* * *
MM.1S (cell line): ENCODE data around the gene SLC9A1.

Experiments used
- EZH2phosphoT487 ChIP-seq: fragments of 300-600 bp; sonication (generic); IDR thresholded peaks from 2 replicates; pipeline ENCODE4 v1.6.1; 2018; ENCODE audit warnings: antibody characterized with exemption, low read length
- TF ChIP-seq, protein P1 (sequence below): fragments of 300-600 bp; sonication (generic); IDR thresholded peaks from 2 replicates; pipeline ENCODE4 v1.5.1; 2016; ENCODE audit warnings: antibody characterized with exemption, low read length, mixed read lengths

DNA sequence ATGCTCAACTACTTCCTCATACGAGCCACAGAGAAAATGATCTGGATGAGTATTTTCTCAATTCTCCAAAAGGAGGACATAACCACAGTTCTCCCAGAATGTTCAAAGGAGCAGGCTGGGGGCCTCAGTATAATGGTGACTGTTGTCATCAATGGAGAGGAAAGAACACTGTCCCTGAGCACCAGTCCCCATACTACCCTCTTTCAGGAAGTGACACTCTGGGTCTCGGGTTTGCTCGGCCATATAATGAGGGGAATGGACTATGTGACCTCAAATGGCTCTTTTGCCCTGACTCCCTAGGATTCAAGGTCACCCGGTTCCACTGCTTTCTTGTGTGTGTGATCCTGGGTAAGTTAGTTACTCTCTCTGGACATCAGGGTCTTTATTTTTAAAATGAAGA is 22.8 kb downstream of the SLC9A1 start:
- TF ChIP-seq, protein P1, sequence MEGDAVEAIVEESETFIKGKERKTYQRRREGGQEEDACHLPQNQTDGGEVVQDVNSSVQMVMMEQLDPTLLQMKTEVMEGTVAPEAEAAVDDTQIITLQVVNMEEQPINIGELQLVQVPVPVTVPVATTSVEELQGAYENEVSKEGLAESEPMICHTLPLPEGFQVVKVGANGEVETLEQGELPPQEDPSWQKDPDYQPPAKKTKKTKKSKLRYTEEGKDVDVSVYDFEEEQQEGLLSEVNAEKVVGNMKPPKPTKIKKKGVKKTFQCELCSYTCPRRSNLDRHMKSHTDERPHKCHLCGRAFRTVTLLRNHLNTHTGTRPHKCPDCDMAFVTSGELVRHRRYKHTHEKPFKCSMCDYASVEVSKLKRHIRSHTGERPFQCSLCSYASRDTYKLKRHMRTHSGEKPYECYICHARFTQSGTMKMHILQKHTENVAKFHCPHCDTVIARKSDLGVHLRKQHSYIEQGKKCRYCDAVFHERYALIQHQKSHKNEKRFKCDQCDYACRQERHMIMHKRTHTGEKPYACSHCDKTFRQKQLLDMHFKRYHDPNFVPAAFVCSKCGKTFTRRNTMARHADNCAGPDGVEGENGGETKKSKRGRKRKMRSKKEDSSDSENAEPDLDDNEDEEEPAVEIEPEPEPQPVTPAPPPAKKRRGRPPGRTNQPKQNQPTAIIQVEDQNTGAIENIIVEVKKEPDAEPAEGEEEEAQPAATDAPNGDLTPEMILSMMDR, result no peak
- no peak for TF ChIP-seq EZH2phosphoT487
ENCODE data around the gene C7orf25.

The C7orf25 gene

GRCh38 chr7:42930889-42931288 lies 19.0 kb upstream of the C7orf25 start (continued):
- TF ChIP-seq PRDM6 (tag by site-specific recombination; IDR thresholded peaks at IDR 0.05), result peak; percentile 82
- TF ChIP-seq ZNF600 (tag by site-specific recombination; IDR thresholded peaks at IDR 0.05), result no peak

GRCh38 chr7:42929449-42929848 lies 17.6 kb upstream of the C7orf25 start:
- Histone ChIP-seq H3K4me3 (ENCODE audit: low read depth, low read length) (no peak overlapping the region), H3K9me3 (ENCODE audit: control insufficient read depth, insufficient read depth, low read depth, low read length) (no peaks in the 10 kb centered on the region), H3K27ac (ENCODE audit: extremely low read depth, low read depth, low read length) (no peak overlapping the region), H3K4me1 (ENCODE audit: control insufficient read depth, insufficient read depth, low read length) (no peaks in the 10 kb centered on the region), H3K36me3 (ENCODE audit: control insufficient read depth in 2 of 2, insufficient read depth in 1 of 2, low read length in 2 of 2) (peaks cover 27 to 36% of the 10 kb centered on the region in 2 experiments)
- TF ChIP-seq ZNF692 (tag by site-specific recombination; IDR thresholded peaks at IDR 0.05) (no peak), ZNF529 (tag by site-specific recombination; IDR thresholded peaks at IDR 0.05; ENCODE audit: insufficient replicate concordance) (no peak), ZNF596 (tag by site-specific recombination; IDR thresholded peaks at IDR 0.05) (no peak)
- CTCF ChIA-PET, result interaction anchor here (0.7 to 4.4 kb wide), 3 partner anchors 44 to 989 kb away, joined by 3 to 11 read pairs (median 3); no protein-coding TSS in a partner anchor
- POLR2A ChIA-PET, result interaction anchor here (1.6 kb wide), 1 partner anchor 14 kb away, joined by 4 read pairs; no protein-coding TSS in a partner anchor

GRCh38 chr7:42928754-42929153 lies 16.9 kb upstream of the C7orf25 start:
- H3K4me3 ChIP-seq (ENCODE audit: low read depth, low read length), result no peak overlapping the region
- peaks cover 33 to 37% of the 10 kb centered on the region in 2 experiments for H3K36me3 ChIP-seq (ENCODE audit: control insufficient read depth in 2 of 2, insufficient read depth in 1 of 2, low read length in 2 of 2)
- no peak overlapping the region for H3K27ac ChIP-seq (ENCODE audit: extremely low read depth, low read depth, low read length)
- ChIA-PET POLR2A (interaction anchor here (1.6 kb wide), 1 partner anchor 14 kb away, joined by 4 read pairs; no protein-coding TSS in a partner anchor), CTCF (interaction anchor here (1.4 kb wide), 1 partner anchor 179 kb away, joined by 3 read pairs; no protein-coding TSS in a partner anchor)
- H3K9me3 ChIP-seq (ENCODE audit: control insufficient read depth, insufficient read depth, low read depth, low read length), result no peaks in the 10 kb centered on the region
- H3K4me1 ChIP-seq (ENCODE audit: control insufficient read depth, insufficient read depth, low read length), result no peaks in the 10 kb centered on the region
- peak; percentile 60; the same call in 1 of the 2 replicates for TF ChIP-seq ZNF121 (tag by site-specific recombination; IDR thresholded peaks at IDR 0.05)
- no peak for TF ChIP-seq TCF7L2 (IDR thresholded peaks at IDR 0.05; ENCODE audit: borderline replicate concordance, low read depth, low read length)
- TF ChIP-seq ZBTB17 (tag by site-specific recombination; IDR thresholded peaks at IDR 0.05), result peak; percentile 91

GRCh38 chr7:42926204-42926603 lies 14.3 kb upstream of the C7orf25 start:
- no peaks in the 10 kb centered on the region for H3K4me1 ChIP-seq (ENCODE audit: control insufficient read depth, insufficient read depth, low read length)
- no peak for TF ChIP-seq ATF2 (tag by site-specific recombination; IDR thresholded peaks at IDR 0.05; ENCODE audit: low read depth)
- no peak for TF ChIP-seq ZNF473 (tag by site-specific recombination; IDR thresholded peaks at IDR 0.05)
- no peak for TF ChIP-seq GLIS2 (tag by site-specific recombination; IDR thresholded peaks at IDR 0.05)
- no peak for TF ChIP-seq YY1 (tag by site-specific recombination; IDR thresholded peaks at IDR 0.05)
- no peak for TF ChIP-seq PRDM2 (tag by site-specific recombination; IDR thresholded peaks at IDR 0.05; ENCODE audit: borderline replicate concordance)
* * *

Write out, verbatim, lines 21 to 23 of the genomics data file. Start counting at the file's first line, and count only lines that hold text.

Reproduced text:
- no peak overlapping the region for H3K27ac ChIP-seq (ENCODE audit: extremely low read depth, low read depth, low read length)
- ChIA-PET POLR2A (interaction anchor here (1.6 kb wide), 1 partner anchor 14 kb away, joined by 4 read pairs; no protein-coding TSS in a partner anchor), CTCF (interaction anchor here (1.4 kb wide), 1 partner anchor 179 kb away, joined by 3 read pairs; no protein-coding TSS in a partner anchor)
- H3K9me3 ChIP-seq (ENCODE audit: control insufficient read depth, insufficient read depth, low read depth, low read length), result no peaks in the 10 kb centered on the region